Find the origins of words with this Cloudeight site pick

By | October 2, 2011
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I love words. You probably think I love them too much. Oh well. You probably think I don’t use them correctly, right? Oh well. I try my best. All you can do is do your best and if it is not good enough then try harder. OK. I will.

But for now, be sated with the knowledge that I’m about to bestow upon you – the knowledge that every word has an origin. Even Cloudeight. Cloudeight was first used in 1998 by us as we attempted to be clever and combine our nicknames, Thundercloud and Eightball. into Cloudeight (which originally was spelled CloudEight until EB put the kibosh on that spelling).

Take one of the most overused words in the English language, for example – the word “love”. Are you chomping at the bit to learn where that word came from? Wonder no more. According to the Online Etymology Dictionary the word love (the noun, not the verb) is from the Old English word “lufu”. You’ll notice no “v” sounds in LUFU. Don’t you wonder why? Well, back when they spoke Old English, false teeth were not very good. They were made from wood or tree bark soaked overnight in Clorox. Most of you know what happens to wood when it gets wet (as from saliva): it swells. Can you imagine having a mouth full of swollen teeth and having to say “I love you” – with a V sound? Try it. Take twenty or thirty dried beans and put them in your mouth. Now try to say “love”. It sounded like lufu, didn’t it? See? You can learn more than Windows from this newsletter!

Anyway… the Online Etymology Dictionary digs into the root of love this way:

“love (n.)
O.E. lufu “love, affection, friendliness,” from P.Gmc. *lubo (cf. O.Fris. liaf, Ger. lieb, Goth. liufs “dear, beloved;” not found elsewhere as a noun, except O.H.G. luba, Ger. Liebe), from PIE *leubh- “to care, desire, love” (cf. L. lubet, later libet “pleases;” Skt. lubhyati “desires;” O.C.S. l’ubu “dear, beloved;” Lith. liaupse “song of praise”). Meaning “a beloved person” is from early 13c. The sense “no score” (in tennis, etc.) is 1742, from the notion of “playing for love,” i.e. “for nothing” (1670s). Love-letter is attested from mid-13c.; love-song from early 14c. To be in love with (someone) is from c.1500. Love life “one’s collective amorous activities” is from 1919, originally a term in psychological jargon. Love affair is from 1590s. Phrase for love or money “for anything” is attested from 1580s. To fall in love is attested from early 15c. The phrase no love lost (between two people) is ambiguous and was used 17c. in ref. to two who love each other well (c.1640) as well as two who have no love for each other (1620s).”

So are you in lufu with InfoAve Premium – or is there no lufu lost? You can now remove the dried beans from your mouth. Now repeat after me: I LOVE INFOAVE PREMIUM. See? With your mouth free of dried beans (or swollen teeth) you can say “love” perfectly well. And all you need is love right? Can you imagine a song called “All You Need is Lufu”?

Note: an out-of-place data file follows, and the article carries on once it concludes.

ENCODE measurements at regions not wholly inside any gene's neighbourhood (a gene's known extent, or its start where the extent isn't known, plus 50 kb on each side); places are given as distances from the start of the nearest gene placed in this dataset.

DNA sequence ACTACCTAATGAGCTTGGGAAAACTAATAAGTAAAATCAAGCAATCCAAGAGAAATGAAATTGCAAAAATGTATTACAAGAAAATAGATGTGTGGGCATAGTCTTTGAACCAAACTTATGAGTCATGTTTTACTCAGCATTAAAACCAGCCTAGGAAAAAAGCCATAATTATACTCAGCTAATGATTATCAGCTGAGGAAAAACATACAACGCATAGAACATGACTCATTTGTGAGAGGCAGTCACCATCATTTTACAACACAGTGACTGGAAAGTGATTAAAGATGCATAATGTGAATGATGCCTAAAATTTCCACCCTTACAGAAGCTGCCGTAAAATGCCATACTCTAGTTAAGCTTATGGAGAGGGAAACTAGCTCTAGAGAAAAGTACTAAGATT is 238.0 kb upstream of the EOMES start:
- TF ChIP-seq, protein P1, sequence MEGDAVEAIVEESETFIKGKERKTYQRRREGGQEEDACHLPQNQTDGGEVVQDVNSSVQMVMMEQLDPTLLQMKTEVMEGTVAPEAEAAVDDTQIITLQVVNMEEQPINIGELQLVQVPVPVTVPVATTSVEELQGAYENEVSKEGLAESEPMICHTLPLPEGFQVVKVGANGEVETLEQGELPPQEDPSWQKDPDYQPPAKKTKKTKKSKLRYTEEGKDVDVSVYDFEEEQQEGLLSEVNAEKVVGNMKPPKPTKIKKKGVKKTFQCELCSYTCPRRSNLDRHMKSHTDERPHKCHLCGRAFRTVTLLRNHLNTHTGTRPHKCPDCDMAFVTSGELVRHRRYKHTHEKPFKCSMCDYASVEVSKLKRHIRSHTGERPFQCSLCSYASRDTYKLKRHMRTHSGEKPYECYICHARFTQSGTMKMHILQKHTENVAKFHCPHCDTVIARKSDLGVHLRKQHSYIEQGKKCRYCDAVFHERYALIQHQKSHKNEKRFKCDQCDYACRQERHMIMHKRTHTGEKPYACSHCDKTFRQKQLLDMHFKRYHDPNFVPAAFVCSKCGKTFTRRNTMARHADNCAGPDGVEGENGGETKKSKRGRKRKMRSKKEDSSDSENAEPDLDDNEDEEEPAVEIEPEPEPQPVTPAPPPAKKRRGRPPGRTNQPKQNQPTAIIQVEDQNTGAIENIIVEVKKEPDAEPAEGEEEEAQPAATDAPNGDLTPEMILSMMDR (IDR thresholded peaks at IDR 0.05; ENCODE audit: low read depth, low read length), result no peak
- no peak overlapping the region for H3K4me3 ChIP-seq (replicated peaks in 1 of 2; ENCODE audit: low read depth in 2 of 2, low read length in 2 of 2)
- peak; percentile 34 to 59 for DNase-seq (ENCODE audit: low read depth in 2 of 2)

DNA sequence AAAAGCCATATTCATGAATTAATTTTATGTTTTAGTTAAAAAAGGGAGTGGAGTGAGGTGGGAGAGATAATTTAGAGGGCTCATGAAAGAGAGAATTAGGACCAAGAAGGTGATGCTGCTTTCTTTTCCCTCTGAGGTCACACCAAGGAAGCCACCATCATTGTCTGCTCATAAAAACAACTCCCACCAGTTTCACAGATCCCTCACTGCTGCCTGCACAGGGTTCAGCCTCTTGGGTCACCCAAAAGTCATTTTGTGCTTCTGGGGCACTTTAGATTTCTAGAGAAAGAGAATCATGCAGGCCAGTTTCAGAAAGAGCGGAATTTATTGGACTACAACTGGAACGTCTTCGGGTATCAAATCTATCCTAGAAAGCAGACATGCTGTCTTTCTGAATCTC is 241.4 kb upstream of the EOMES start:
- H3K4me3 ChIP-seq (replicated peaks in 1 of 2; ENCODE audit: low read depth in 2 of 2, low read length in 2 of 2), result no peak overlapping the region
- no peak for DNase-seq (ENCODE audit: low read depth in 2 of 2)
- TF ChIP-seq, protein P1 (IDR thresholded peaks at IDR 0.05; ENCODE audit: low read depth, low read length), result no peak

Enough! You’re getting frustrated now. I can feel it.I can feel it, Dave. I’m losing my mind, Dave. Please don’t do that, Dave. You’re losing your lufu for this article, right? We’ll call the developer in to give you a little information

“This is a map of the wheel-ruts of modern English. Etymologies are not definitions; they’re explanations of what our words meant and how they sounded 600 or 2,000 years ago.
The dates beside a word indicate the earliest year for which there is a surviving written record of that word (in English, unless otherwise indicated). This should be taken as approximate, especially before about 1700, since a word may have been used in conversation for hundreds of years before it turns up in a manuscript that has had the good fortune to survive the centuries.

The basic sources of this work are Weekley’s “An Etymological Dictionary of Modern English,” Klein’s “A Comprehensive Etymological Dictionary of the English Language,” “Oxford English Dictionary” (second edition), “Barnhart Dictionary of Etymology,” Holthausen’s “Etymologisches Wörterbuch der Englischen Sprache,” and Kipfer and Chapman’s “Dictionary of American Slang…

Since this dictionary went up, it has benefited from the suggestions of dozens of people I have never met, from around the world. Tremendous thanks and appreciation to all of you.”

If you’re thirst for knowledge never wanes and is never fully sated, then you’ll find our site pick “Online Etymology Dictionary” a worthy one. If you don’t thirst for knowledge, then go open a bottle of beer, turn on “Dancing with the Stars” and have a few Doritos. Two hundred years from now, it won’t make one bit of difference 🙂

So go expand your knowledge and root around on our site pick to find out where your favorite words came from. Don’t you just lufu this?

3 thoughts on “Find the origins of words with this Cloudeight site pick

  1. shari carter

    Mr. Harding is right. And boy, is this a nifty site! I might be at it all day, since words are my life.

    Reply

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